Becoming A Cancer Warrior

Becoming A Cancer Warrior

My name is Todd Seals. I live in the rural town of Silverlake Wa. 20 miles due west of Mt. St. Helens. In June of 2006 at the age of 42, I was diagnosed with Stage IV Prostate Cancer. At the time of diagnosis I had a PSA of over 3200 and metastasis to my bones, lungs, and lymph nodes. My original prognosis was a year or less. This is my ongoing story…

2006…. it was the best of times, it was the worst of times. Okay, so maybe the opening sentence of “A Tale of two Cities” is a tad extreme but in my case it is the truth. 2006 started off in amazing fashion. I had been clean for 5 months of the drug addiction that had destroyed my life, I was recovering financially, and I was in love.

Life is good

Aside from a nagging sciatic nerve issue, life was really good. The pain was extreme, originating in my lower back and shooting down the back of my right leg and calf. Sitting in a vehicle for any length of time was unbearable. Sleep was only possible in a semi-standing position. Chiropractic did not help and pain medication barely took the edge off.

I suppose that somewhere in the back of my mind I knew something was seriously wrong but I was only 42 and still immortal. 6 months previous I had a minor case of pneumonia. The chest x-ray also revealed a small nodule in one of my lungs. The E.R. Doctor pointed it out and said it was probably just a Pulmonary Nodule. He explained that they were common but I should have it checked. All I heard was “common and probably nothing to worry about.” I didn’t have it checked.

Things can change quickly

In late April 2006, I began urinating blood and my world began to unravel.

A cancer diagnosis is a slow process. The initial diagnosis is pretty quick but that is only the beginning. My PCP (primary care physician) upon seeing my urinalysis result and hearing my pneumonia story, immediately ordered a chest X-ray, a complete blood count, and a PSA test. My first test result was the chest X-ray. What used to be a single nodule in my lung had morphed into dozens of overlapping lesions. Suddenly I realized I was no longer immortal. Suddenly, I realized I was screwed.

My PSA test results were back the following day and my Dr. called me at work with the results. He told me my PSA was 3216.29. There was no doubt, I had Metastatic Prostate Cancer!

I finished my shift at work and went directly to my Physicians office where I received my first Lupron shot and a prescription for Casodex. It was a bad day, to say the least.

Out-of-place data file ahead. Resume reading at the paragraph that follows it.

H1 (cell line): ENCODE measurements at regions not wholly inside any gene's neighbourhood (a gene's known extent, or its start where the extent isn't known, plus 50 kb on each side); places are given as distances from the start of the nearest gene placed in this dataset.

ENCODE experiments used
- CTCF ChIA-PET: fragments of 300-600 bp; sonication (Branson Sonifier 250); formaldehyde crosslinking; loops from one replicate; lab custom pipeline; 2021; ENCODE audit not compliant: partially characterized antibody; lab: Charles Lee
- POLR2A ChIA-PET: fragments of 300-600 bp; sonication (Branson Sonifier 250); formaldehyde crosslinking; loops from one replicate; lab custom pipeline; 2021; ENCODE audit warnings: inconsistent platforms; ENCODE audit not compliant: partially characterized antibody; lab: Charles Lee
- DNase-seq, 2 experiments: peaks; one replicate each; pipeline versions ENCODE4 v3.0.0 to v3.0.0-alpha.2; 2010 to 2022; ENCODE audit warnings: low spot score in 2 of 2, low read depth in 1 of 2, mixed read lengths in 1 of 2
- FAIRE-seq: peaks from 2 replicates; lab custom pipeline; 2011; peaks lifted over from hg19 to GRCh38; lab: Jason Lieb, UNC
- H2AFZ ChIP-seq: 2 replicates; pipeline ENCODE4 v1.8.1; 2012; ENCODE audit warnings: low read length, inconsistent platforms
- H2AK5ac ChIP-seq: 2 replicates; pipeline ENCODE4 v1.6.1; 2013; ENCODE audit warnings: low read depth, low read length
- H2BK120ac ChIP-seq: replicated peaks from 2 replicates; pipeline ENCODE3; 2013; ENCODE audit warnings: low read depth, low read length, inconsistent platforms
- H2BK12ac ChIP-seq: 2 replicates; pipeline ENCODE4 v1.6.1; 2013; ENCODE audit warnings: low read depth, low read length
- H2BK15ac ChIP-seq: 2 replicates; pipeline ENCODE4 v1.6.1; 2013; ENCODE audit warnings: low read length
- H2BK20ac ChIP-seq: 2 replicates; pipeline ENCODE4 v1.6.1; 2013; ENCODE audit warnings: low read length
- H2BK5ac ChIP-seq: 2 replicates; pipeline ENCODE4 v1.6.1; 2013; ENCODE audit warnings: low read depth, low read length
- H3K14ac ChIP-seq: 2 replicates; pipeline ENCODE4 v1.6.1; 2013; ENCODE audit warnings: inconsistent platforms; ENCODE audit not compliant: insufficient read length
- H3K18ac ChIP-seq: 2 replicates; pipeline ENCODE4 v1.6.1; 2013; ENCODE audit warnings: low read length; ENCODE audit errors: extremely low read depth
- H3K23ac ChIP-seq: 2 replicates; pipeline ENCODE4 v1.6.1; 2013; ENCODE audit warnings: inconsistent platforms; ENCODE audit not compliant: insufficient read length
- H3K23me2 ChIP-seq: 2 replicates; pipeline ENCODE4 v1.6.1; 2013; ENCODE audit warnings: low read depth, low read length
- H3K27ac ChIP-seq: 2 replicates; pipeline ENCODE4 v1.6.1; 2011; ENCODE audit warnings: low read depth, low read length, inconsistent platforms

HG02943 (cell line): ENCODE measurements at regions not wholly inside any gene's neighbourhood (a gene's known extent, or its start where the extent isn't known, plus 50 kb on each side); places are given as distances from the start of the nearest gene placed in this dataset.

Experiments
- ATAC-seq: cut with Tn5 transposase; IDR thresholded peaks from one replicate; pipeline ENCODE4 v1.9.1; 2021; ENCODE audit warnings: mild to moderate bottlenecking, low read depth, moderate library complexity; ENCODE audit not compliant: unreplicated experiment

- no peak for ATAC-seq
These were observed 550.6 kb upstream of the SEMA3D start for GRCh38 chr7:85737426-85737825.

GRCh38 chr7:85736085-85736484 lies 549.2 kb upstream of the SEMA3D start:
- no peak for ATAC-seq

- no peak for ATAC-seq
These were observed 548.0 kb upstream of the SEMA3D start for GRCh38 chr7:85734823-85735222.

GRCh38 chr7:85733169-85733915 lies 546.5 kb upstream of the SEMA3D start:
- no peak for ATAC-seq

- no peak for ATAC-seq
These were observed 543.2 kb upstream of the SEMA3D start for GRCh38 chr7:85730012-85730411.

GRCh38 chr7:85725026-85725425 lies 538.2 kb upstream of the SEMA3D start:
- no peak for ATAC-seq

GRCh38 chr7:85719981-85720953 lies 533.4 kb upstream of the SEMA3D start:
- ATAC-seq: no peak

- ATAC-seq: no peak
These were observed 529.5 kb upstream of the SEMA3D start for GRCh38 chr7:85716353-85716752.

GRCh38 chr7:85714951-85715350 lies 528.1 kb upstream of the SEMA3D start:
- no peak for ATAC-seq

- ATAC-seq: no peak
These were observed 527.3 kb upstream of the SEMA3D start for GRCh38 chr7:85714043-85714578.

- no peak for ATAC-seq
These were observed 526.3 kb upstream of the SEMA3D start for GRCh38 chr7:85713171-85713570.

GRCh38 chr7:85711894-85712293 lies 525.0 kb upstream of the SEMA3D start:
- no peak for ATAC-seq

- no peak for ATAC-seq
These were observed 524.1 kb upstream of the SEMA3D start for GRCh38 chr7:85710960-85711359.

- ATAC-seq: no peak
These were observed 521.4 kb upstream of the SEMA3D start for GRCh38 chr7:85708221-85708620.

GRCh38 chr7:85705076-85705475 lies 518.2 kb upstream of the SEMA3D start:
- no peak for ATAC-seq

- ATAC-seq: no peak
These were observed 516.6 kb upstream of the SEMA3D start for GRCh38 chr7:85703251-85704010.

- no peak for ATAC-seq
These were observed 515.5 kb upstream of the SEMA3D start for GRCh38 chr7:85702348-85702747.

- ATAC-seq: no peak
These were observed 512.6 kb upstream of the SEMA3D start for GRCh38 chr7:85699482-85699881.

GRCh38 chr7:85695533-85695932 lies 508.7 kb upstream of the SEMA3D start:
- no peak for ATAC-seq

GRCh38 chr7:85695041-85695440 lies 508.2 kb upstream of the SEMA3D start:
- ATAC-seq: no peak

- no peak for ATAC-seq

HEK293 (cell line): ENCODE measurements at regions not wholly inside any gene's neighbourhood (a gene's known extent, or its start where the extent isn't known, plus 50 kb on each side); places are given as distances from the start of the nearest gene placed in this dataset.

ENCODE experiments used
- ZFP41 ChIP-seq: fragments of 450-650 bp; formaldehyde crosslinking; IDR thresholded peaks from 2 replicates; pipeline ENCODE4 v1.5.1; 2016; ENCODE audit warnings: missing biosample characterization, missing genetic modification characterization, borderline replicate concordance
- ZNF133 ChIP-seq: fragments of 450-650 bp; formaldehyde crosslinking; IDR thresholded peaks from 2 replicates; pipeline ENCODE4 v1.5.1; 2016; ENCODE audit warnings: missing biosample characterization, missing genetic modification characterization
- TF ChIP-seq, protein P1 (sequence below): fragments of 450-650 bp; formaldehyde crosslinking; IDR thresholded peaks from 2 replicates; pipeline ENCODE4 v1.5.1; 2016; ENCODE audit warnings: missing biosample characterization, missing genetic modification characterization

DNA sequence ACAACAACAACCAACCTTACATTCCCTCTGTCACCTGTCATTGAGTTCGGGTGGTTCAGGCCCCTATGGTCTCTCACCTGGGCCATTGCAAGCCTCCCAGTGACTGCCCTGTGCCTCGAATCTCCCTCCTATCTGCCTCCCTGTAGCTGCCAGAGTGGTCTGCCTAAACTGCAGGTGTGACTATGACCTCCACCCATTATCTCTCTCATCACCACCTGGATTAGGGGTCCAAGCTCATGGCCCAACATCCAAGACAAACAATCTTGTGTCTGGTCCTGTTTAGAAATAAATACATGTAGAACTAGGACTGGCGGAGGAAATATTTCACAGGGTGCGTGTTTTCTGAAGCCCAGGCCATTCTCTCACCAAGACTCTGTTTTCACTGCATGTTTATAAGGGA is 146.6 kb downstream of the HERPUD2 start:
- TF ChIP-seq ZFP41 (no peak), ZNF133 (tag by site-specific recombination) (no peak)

The next few weeks were a blur. To me, my cancer diagnosis was surreal until I sat in the nuclear medicine department awaiting my scans. With each bottle of contrast consumed and each big machine I lay under, reality slowly sank in. Every scan result yielded more bad news. Bone metastasis, lung metastasis, lymph metastasis.

The gravity of my situation came to a head the day my Oncologist gave me a one-year prognosis. I really was screwed. I fired him outright and found a doctor who would not tell me I only had a year to live and then I changed my life.

Looking for answers, looking for hope

Ten years previous, in what seemed a lifetime ago, I was heavily involved in church. I left church for personal reasons but still carry deep belief. One day, probably my worst day, I sought comfort in the Bible. I opened the book and pointed and read the 2 verses above my finger.

“Bless the Lord, Oh my soul bless his name. He who forgives my sins and heals my body of all its diseases.” Psalms 103, 2-3. What are the odds? Wow!!! It changed my perspective. It gave me hope!! It became the rock I would stand on as the storm raged around me. I would recite it over and over in order to sleep. It gave me peace. I believe that hope is the most powerful weapon in our arsenal. It does not matter where you find it. It matters only that you believe.

Prior to cancer, I wasted my life. I was a workaholic. I took vacation only when forced to do so. My relationships were dismal. I was alive but I never really lived.

A renewed life

Cancer changed everything. I am a better husband and father. I am a better friend. I stopped being afraid. One day I stood atop a bridge over a local swimming hole staring down at the water 50 feet below. I then did something I had always been afraid to do. I jumped. It was exhilarating. It also hurt like hell. If you have an enlarged prostate, don’t jump off a bridge and hit the water with your behind. I never said I was smart.

Still, as I surfaced and swam to shore, I felt freer and more alive than I ever had. I would no longer waste my life. I would no longer be afraid. I would live each day as my last and choke all the life I could out of each one of them. Somewhere in the midst, I forgot to die.

It has been 140 months since my stage 4 diagnosis. My last PSA test came back undetectable. My girlfriend at the time of diagnosis became my wife a year later. We have traveled to as many beautiful places as our bank account allows. We spend our summers on the water. We spend winters in the mountains. Our life is an amazing wonderful ride. I have been blessed with the opportunity to travel around the country sharing my story. I am still able to work full time. I have much to be thankful for and truthfully, I owe it all to cancer.

We will all die one day. We are all terminal. The question we must ask is this. What are we doing with the days we are given? I am not a cancer survivor. I am a cancer warrior. Cancer may one day take my life but it will not steal my happiness.

I have much more to share and I will continue to do so as time allows. Thank you for reading. Todd

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